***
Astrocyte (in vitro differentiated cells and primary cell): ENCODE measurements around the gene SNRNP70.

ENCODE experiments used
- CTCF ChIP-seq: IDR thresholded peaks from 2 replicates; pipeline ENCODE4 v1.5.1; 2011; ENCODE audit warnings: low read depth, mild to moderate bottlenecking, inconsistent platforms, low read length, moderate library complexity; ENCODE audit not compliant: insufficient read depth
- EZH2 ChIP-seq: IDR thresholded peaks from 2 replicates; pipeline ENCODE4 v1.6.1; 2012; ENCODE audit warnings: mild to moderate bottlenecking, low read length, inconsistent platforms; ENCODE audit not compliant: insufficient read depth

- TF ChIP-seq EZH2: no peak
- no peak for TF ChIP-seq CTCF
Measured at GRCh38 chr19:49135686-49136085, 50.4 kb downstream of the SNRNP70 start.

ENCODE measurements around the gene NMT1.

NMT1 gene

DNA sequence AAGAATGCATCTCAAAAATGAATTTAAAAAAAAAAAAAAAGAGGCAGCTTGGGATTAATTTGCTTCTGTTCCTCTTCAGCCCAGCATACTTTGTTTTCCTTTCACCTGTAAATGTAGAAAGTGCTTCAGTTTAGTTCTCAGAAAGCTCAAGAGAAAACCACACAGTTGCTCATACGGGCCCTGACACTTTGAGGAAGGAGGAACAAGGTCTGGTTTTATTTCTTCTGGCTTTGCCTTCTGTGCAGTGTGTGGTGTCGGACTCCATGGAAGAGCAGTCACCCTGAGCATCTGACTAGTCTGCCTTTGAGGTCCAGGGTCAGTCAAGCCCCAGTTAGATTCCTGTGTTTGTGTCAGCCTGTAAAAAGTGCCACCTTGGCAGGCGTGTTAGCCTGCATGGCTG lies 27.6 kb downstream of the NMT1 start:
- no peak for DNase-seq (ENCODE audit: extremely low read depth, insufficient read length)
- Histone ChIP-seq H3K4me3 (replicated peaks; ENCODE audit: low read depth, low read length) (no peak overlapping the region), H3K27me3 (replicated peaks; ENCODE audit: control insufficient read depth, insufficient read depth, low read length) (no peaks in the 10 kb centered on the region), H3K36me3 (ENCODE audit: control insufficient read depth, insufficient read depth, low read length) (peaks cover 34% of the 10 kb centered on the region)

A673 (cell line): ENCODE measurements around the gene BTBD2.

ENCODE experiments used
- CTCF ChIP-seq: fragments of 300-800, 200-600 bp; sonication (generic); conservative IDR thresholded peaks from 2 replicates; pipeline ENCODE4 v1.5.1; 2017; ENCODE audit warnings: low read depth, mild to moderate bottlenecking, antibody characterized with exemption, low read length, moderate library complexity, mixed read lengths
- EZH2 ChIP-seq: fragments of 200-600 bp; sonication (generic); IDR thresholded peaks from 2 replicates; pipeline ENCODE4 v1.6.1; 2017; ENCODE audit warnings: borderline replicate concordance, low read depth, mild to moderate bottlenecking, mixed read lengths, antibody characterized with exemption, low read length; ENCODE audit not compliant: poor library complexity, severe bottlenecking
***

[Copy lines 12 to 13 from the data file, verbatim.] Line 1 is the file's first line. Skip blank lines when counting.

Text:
- Histone ChIP-seq H3K4me3 (replicated peaks; ENCODE audit: low read depth, low read length) (no peak overlapping the region), H3K27me3 (replicated peaks; ENCODE audit: control insufficient read depth, insufficient read depth, low read length) (no peaks in the 10 kb centered on the region), H3K36me3 (ENCODE audit: control insufficient read depth, insufficient read depth, low read length) (peaks cover 34% of the 10 kb centered on the region)

A673 (cell line): ENCODE measurements around the gene BTBD2.